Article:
Whose Problem? Part 2: The Government

December 13, 2011 § 1 Comment

Last week, I asked myself, and all of you, a seemingly simple question. Whose problem is sustainability? The government? Businesses? Individuals? Schools? I’m about to continue showing you how not simple this question is, while trying to cover multiple sides of the issue.

Today’s topic: The government. What can/can’t they do? Is it their problem?

Why it is.

Business regulation. Under the current interpretation of our constitution, Congress and other governmental bodies DO have the right to regulate business. Therefore, they make it their business to regulate corporate CO2 emissions, waste, etc. They also, at more local levels, provide for sanitation systems, therefore making how much waste you produce very much their problem. Lastly, the government is there to “provide for the common welfare.” If we can’t breathe because our air is polluted, the public welfare has not been provided for. Clearly, the responsibility then falls to the government to fix this situation.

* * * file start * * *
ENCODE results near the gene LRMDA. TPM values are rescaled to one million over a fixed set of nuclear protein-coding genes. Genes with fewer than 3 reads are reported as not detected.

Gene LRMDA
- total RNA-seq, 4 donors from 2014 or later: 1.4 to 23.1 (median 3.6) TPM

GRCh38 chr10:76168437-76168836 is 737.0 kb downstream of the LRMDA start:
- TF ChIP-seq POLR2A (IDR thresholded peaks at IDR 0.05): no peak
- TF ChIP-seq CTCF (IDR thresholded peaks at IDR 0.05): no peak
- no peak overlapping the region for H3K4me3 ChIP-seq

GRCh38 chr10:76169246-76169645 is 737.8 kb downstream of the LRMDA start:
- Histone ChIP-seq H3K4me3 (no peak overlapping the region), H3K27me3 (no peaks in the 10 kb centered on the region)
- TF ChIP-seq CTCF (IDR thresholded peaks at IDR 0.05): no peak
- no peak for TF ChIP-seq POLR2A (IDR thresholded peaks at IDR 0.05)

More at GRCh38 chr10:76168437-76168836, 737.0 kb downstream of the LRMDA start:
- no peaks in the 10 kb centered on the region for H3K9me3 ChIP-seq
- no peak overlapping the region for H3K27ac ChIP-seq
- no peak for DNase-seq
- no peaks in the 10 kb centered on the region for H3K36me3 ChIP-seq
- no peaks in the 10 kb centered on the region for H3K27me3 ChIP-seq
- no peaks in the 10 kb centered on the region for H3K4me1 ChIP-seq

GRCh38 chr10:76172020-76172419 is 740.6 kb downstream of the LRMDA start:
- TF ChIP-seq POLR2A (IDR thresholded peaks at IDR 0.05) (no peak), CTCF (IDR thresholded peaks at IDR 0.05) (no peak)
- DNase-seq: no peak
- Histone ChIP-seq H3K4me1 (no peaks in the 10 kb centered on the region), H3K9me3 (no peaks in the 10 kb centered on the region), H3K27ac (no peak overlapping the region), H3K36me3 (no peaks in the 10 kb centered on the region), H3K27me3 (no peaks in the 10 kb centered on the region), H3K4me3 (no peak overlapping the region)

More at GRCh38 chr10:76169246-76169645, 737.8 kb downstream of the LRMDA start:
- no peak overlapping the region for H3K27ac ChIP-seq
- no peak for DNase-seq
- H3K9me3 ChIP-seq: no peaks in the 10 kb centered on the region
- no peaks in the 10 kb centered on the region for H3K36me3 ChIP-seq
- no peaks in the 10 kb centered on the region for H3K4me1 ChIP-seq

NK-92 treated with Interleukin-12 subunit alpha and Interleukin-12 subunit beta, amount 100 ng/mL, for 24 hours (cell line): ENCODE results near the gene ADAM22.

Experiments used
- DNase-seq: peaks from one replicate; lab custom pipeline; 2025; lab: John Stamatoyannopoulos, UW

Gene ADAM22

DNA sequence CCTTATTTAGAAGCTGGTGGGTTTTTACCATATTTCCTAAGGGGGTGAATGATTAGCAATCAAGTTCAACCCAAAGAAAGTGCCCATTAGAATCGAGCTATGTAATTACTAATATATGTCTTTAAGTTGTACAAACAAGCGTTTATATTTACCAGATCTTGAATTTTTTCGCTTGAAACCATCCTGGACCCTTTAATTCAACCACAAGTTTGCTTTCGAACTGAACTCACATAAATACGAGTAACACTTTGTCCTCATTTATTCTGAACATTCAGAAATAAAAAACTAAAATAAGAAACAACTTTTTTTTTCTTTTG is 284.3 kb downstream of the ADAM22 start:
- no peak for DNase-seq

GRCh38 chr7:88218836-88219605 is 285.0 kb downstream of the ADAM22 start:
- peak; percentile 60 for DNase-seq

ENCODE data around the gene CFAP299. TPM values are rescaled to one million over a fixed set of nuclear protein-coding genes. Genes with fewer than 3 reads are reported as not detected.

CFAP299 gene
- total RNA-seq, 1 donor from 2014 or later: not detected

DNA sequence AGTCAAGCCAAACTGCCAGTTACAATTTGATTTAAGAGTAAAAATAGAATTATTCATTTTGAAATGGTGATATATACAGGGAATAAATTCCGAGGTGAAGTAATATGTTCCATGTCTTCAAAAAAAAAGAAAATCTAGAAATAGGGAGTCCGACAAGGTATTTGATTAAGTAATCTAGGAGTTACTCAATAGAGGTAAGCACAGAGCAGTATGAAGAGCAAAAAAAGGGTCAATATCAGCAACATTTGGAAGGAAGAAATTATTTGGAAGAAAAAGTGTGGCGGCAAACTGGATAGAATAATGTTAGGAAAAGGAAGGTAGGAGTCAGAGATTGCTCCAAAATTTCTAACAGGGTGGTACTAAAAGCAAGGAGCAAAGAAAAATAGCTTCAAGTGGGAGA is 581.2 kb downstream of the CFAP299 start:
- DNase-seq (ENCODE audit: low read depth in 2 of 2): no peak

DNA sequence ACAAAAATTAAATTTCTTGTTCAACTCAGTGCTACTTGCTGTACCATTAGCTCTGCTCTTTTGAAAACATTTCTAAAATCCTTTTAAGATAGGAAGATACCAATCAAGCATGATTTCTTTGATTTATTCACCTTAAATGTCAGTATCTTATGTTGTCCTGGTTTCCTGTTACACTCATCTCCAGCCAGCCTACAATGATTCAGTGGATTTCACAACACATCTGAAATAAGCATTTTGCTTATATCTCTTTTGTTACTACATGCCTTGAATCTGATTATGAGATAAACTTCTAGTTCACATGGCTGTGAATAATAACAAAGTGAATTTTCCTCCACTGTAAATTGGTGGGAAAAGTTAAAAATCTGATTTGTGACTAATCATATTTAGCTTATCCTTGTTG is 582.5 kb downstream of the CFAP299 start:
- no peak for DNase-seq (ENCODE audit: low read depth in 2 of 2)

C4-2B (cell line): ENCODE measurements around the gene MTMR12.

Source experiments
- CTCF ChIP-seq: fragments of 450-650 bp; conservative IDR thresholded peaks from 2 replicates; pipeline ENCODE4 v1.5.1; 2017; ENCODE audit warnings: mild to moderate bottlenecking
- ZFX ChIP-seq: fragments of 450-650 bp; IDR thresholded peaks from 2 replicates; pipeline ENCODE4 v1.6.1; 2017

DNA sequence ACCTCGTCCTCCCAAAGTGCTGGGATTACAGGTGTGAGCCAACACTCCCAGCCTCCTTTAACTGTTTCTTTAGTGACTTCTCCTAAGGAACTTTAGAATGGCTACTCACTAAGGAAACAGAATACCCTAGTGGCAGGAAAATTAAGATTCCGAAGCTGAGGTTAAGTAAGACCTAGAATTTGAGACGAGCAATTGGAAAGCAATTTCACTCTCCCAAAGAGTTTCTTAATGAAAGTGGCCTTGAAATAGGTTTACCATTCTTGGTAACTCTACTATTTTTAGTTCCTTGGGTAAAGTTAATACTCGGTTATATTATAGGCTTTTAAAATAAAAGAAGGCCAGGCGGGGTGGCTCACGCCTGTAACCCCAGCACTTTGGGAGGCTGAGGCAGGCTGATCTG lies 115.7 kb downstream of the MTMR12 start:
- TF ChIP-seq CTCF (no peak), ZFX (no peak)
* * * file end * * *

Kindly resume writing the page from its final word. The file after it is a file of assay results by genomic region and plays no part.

Why it should be.

Many philosophies (cynicism, the work of Hobbes, etc) are based on the belief that humans are inherently bad. Therefore, government is needed to step in and force them to do the right (in this case the sustainable) thing. Empirical evidence also shows that with many other policies (racial equality and civil rights, for example) that to most seem pathetically obvious, required intense government intervention to make happen. Likewise, the government should treat this as a similarly important situation and fix it now.

Why it isn’t.

Once again, free enterprise. By this belief, businesses have the right to do as they please, no matter what. More so, even when the government goes against free enterprise, businesses often just ignore the regulations, as enforcement is not usually very effective.

Why it shouldn’t be.

As I’ve said before, free enterprise is considered by many to trump everything else. Additionally, many believe that under this doctrine, businesses and individuals need to take matters into their own hands. Importantly, if these businesses would take matters into their own hands, it almost always shows financial gain if done right.
And so the tangled web expands. Keep watching for tomorrow’s post, where we look at the significance of the individual.

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